If you're struggling, consider this approach: Figure out the central question your paper addresses and write a one-sentence answer to the question. In a typical 3-to-5-page paper, my shortcut argument was to say "X happened because of A, B, and C." Then, use body paragraphs to discuss and analyze A, B, and C.

Tips for Taking Your History Essay to the Next Level

You've gone through every step of how to write a history essay and, somehow, you still have time before the due date. How can you take your essay to the next level? Here are some tips.

  • Talk to Your Professor: Each professor looks for something different in papers. Some prioritize the argument, while others want to see engagement with the sources. Ask your professor what elements they prioritize. Also, get feedback on your topic, your argument, or a draft. If your professor will read a draft, take them up on the offer.
  • Write a Question — and Answer It: A strong history essay starts with a question. "Why did Rome fall?" "What caused the Protestant Reformation?" "What factors shaped the civil rights movement?" Your question can be broad, but work on narrowing it. Some examples: "What role did the Vandal invasions play in the fall of Rome?" "How did the Lollard movement influence the Reformation?" "How successful was the NAACP legal strategy?"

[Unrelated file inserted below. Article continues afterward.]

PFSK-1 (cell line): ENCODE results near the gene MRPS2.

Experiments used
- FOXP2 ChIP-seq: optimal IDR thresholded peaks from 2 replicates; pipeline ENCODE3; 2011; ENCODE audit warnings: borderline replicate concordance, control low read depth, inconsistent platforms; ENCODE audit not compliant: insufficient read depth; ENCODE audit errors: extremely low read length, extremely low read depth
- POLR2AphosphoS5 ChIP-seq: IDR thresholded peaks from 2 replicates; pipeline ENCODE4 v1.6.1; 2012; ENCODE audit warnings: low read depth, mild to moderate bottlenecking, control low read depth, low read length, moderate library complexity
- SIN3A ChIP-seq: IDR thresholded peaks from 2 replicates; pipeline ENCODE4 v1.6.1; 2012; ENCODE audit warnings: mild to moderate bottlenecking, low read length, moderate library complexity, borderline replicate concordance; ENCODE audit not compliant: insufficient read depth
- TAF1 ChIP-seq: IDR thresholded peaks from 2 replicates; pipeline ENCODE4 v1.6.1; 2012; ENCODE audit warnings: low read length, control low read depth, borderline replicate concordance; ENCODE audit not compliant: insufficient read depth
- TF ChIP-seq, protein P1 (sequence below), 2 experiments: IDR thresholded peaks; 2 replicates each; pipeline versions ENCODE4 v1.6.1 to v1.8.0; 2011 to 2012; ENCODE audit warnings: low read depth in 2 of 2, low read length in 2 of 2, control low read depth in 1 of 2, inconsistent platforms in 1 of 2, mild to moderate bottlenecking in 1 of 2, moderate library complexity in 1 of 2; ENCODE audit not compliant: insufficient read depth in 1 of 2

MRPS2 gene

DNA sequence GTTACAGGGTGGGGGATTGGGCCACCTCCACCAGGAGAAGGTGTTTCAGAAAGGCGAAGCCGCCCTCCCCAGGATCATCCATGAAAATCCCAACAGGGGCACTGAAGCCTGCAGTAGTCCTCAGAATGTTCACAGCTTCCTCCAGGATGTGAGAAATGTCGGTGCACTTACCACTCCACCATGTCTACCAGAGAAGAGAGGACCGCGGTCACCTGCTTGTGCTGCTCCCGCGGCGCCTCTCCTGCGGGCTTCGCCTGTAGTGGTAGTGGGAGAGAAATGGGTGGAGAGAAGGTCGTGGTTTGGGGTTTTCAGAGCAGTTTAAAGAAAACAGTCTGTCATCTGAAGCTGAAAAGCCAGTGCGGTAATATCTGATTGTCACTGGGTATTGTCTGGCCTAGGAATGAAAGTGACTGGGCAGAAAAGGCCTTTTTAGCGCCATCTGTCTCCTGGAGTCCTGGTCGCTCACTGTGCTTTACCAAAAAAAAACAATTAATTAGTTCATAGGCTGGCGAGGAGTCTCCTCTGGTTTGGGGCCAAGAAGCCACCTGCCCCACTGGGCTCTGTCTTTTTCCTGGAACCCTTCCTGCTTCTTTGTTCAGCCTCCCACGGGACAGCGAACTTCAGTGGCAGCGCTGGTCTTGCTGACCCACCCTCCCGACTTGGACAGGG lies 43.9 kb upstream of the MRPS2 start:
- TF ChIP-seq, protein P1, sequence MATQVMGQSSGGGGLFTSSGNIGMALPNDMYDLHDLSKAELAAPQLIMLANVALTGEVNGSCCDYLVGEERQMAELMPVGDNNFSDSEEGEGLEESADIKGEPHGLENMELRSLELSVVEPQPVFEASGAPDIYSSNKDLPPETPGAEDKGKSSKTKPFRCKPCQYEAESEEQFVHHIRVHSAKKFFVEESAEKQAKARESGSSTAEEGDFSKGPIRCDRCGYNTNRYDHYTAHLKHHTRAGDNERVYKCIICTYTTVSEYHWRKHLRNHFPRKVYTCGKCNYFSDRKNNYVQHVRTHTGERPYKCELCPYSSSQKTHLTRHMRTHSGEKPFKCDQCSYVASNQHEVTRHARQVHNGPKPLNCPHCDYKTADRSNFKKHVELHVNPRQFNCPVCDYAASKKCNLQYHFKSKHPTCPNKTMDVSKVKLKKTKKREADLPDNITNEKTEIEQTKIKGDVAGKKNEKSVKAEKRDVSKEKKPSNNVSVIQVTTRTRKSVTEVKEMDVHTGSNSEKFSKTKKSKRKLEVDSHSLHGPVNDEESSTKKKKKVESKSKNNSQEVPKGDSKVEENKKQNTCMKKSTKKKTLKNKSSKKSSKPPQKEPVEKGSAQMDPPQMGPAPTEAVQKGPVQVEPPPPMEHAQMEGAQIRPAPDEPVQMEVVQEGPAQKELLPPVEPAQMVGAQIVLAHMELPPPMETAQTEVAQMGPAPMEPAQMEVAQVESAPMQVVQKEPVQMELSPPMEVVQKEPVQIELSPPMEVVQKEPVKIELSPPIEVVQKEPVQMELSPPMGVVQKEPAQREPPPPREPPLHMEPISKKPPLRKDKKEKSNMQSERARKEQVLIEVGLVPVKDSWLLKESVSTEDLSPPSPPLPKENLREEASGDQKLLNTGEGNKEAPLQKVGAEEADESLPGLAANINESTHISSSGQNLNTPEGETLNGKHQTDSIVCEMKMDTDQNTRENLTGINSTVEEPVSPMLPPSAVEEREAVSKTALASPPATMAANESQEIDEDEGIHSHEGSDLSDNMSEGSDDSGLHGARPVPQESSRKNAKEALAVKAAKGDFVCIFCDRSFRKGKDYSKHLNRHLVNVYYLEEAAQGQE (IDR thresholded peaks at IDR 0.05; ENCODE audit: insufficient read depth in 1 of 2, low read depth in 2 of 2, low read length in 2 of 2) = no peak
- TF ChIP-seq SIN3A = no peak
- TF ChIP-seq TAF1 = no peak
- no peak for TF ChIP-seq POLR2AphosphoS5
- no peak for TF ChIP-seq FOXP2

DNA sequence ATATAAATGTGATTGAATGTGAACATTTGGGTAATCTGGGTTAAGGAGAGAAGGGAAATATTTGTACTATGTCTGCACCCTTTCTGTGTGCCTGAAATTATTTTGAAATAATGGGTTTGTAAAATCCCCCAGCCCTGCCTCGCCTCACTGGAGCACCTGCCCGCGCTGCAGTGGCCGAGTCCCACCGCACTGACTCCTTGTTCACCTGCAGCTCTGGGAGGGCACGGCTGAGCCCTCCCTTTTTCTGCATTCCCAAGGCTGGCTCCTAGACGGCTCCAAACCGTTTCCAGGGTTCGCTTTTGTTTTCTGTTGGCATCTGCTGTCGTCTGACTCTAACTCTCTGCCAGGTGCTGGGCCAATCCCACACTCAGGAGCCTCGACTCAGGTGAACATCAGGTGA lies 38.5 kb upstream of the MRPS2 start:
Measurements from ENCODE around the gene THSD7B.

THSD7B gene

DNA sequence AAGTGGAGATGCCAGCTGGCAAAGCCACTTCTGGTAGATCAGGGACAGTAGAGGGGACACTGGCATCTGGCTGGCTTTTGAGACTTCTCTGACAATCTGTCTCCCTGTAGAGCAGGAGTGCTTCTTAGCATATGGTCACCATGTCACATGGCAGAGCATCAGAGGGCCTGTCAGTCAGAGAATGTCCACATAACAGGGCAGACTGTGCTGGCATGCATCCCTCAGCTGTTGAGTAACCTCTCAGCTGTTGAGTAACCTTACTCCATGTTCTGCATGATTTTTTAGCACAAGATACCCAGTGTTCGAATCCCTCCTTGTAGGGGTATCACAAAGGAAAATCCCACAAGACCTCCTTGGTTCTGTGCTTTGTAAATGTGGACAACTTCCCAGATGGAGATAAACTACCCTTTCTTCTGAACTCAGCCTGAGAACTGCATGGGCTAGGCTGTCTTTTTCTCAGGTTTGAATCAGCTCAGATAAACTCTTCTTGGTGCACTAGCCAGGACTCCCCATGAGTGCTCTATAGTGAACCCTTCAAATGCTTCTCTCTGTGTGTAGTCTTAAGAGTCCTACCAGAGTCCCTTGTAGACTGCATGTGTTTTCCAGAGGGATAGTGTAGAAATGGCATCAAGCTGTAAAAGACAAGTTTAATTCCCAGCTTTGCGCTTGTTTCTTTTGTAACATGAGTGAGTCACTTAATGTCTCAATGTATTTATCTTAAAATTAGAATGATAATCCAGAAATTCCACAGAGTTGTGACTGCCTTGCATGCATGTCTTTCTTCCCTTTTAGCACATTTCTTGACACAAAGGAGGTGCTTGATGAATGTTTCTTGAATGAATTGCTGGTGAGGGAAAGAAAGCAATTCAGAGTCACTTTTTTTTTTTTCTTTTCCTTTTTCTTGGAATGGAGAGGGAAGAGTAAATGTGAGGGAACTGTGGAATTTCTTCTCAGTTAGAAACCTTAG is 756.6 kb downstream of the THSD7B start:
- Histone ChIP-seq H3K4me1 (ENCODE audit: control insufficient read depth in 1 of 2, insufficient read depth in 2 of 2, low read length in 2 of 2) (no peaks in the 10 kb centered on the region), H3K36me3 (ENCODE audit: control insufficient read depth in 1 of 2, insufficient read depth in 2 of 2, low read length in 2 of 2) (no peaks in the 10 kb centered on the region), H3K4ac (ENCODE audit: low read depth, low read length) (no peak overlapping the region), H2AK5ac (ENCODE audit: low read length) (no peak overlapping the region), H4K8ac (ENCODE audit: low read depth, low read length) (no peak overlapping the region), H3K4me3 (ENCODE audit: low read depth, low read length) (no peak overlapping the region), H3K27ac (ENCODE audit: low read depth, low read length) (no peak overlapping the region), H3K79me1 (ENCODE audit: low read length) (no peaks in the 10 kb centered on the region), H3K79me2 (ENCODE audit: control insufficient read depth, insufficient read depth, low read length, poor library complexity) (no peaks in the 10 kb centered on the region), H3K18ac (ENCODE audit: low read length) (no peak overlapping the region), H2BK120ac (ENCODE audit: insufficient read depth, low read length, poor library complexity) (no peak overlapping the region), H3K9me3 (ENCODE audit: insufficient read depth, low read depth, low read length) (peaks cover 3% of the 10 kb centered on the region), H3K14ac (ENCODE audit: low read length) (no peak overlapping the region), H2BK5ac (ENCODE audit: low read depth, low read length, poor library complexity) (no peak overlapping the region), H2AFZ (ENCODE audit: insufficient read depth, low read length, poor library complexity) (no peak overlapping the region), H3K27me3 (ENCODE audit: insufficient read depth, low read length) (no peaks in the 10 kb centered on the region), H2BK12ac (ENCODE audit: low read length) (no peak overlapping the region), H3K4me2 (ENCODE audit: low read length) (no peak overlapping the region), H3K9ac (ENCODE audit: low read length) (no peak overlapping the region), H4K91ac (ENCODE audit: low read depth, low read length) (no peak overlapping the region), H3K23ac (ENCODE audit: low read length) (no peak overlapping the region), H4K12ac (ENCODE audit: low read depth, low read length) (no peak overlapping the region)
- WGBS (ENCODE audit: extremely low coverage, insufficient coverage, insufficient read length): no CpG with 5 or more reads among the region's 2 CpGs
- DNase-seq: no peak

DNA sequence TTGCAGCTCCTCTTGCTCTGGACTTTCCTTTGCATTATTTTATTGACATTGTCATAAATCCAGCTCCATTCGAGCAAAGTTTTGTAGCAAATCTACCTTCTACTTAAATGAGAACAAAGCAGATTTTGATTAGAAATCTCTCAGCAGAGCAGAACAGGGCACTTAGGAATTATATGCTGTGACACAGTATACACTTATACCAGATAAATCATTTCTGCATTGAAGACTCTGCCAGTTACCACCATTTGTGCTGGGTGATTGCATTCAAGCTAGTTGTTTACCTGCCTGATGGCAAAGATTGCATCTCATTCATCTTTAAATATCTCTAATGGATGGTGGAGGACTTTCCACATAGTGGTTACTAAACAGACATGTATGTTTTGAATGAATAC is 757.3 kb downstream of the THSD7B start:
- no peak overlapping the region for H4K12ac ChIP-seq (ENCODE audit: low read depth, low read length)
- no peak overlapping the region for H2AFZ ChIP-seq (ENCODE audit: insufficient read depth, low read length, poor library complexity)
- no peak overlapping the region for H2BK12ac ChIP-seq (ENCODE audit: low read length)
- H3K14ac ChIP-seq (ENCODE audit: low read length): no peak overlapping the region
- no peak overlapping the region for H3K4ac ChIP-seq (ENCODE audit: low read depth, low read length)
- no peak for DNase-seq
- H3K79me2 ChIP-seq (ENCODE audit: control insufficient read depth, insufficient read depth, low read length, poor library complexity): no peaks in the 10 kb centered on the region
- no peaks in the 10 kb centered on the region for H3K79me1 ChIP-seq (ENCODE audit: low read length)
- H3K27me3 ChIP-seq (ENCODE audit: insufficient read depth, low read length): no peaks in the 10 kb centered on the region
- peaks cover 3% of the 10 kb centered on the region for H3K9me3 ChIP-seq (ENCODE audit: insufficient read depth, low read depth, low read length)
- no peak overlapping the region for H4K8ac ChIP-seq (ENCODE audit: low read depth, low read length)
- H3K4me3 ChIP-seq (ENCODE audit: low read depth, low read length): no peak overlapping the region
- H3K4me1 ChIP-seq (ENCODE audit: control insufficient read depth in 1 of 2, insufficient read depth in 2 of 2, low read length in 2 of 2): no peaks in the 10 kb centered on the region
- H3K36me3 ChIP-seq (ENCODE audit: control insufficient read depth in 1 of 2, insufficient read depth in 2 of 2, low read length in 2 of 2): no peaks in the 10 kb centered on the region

• Hone Your Argument: In a history paper, the argument is generally about why or how historical events (or historical changes) took place. Your argument should state your answer to a historical question. How do you know if you have a strong argument? A reasonable person should be able to disagree. Your goal is to persuade the reader that your interpretation has the strongest evidence.
  • Address Counterarguments: Every argument has holes — and every history paper has counterarguments. Is there evidence that doesn't fit your argument? Address it. Your professor knows the counterarguments, so it's better to address them head-on. Take your typical five-paragraph essay and add a paragraph before the conclusion that addresses these counterarguments.
  • Ask Someone to Read Your Essay: If you have time, asking a friend or peer to read your essay can help tremendously, especially when you can ask someone in the class. Ask your reader to point out anything that doesn't make sense, and get feedback on your argument. See whether they notice any counterarguments you don't address. You can later repay the favor by reading one of their papers.

Congratulations — you finished your history essay! When your professor hands back your paper, be sure to read their comments closely. Pay attention to the strengths and weaknesses in your paper. And use this experience to write an even stronger essay next time. is an advertising-supported site. Featured or trusted partner programs and all school search, finder, or match results are for schools that compensate us. This compensation does not influence our school rankings, resource guides, or other editorially-independent information published on this site.